Tuesday, October 29, 2013

Man dies due to overdose of reading Sachin Tributes

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A 42 year old man, in otherwise good health, has died at a local Bombay hospital due to what medical experts agree was an overdose of reading "Sachin Tendulkar tributes"

The man, like 150% of all Indians, was a cricket fan and a one time admirer of Sachin Tendulkar.

Very little is known of this condition, but some experts have suggested that in certain rare conditions, men lack the immunity and are unable, to withstand the stress resulting from reading saccharine sweet articles of tribute about celebrities they have lost respect for. In such men, their sugar levels rise to amounts that can lead to stroke, temporary blindness and in some cases result in death. 

Health authorities fear that there will be an epidemic of sorts with the country preparing itself for life after Sachin Tendulkar's retirement by publishing article after article on Sachin Tendulkar's greatness. Research suggests most of the youngsters under 35 and older generation 50 and above are so far immune to this condition.

It is the 35 to 50 years olds who have been subjected to decades of Sachin worship that are most at risk. Regular exercise, a healthy diet, developing a liking for team sports, and limiting visits to cricket related sites are recommended by most doctors to dodge this condition.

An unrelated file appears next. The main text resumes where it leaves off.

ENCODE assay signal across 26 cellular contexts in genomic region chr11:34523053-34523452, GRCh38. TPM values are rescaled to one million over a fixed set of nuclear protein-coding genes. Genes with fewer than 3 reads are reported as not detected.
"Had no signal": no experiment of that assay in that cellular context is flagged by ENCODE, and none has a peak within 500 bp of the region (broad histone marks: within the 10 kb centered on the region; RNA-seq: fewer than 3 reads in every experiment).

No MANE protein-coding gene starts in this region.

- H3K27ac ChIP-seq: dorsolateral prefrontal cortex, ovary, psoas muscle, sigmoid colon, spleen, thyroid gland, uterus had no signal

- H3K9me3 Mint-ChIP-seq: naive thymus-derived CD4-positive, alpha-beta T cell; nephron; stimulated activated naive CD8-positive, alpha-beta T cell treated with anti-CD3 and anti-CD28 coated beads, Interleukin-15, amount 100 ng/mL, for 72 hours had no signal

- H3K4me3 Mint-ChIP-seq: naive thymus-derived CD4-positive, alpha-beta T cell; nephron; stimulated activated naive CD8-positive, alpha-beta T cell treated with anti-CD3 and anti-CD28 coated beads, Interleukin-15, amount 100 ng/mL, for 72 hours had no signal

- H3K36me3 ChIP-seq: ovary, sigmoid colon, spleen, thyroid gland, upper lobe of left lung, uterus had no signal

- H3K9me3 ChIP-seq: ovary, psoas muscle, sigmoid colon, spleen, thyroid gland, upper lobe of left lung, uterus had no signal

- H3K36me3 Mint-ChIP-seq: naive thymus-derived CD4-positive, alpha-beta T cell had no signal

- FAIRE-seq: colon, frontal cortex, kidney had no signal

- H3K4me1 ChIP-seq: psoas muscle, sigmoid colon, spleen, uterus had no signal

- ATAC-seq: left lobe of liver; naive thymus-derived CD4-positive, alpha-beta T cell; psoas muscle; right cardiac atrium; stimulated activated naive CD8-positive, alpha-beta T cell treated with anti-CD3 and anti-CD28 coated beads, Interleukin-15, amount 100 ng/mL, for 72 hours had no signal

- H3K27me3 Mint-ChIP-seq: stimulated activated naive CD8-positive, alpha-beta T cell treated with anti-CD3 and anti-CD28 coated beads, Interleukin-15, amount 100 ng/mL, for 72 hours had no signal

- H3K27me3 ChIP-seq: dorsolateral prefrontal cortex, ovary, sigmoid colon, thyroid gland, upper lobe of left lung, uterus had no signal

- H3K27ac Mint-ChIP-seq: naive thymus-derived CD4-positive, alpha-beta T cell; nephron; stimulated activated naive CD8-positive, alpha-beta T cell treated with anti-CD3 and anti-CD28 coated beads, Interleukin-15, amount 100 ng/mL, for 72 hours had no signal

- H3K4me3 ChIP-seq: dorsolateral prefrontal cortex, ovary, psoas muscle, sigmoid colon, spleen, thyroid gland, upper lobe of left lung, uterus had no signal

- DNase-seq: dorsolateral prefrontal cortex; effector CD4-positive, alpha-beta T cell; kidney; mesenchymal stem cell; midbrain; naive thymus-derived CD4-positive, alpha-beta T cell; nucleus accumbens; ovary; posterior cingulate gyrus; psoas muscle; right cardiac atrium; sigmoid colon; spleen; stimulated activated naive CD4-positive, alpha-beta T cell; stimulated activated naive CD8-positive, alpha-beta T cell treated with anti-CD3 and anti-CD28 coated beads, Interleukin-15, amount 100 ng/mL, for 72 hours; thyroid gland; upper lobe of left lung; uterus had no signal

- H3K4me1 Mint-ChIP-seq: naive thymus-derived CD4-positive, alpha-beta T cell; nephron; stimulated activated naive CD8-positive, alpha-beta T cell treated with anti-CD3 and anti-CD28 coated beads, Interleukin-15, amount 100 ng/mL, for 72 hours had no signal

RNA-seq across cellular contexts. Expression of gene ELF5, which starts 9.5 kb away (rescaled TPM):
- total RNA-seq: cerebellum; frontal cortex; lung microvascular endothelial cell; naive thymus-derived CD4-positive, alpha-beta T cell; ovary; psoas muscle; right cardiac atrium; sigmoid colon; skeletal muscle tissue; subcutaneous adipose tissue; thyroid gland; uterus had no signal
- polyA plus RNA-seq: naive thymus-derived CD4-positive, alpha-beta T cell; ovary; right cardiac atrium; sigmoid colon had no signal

The man who died, doctors say after extensive interviews with family members, first began to show signs of weakened immunity to Sachin praise around 2004. 

"Around the time Sachin scored a double hundred in Sydney without a single cover drive, my husband started getting irritated every time someone unconditionally praised Sachin", said his wife. "It was the death of Sachin as an attacking batman, he would say" she added

His son said, "Before 2004, I loved my dad. All it took for him to be happy was that Sachin put up a good fight. After the Sydney 2004, something died in him. My dad was never the same man again"

One of his friends even recollected an incident at a pub where after reading a routine article on Sachin Tendulkar's greatness on his friends mobile phone, the now deceased man, complained of blindness. Sachin had just skipped the West Indies tour for the IPL and we now know that the lowered immunity led to a sudden increase of blood sugar levels that temporarily blinded the man.

Doctors suggest that the best way to handle symptoms of this disease is to sit the patient down and indulge in some realistic assessment of Sachin Tendulkar's career. Sadly there are very few people who can do that so its best, doctors add, to let the patient die.

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